195 words about Sekiro: Shadows Die Twice
A different kind of embrace of the serpent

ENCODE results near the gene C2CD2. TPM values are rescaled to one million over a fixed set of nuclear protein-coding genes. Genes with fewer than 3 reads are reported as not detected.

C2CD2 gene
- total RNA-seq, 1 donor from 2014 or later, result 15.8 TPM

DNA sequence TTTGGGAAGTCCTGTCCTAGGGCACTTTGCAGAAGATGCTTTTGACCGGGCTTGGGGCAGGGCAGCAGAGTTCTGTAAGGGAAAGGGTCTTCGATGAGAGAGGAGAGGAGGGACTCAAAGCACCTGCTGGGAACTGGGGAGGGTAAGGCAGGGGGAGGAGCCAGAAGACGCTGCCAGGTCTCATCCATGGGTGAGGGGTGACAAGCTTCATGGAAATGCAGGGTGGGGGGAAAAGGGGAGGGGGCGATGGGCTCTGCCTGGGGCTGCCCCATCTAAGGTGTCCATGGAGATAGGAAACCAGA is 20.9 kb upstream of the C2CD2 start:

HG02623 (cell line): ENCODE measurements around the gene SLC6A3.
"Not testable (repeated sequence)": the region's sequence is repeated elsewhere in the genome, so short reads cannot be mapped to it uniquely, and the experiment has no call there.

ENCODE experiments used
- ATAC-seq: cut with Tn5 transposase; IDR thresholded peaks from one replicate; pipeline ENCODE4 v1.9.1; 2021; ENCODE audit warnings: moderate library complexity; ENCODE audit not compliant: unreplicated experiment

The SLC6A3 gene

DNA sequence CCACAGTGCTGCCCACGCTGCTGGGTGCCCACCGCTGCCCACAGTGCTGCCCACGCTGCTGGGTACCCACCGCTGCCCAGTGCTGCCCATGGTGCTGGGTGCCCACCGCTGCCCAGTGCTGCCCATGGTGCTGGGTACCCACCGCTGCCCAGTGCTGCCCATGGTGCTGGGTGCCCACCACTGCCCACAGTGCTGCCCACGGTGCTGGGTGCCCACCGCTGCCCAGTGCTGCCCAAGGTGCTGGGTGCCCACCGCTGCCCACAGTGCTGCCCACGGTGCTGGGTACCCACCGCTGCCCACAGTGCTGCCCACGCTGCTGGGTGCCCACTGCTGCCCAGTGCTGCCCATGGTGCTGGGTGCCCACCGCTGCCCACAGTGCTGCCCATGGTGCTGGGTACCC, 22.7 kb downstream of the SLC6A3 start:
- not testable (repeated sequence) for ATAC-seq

Bracket the tireless aspirations of urbanite conquistadors: When you go into the wild, you’re always traveling in reverse. Sekiro mastermind Hidetaka Miyazaki has long had an interest in the porous boundary between human and beast. In Bloodborne, the animal was paradoxically equated with an overflow of the divine, as the quest for the arcane secrets of the stars and the terrestrial legitimacy conferred by ancient blood transformed would-be inheritors into rabid, plasma-famished monstrosities. Sekiro, a bit flatter-footed and more straightforward than its wild older sister, features characters named Owl and Wolf but never quite transgresses the boundaries of the human. Deprive the giant ape of its head, and it picks up a sword; is this not an essentially conservative gesture? One course of action has the titular hero hide inside a palanquin just in time to stab out one pupil of a massive, sublime, white serpent whose pain shakes a mountain. Track the pale snake to its lair, and you slaughter it from above in a howling rain of blood. You’ll hack to death a bull already set ablaze and carve tears out of a limp dragon’s eye. Is it so terrible to be seen?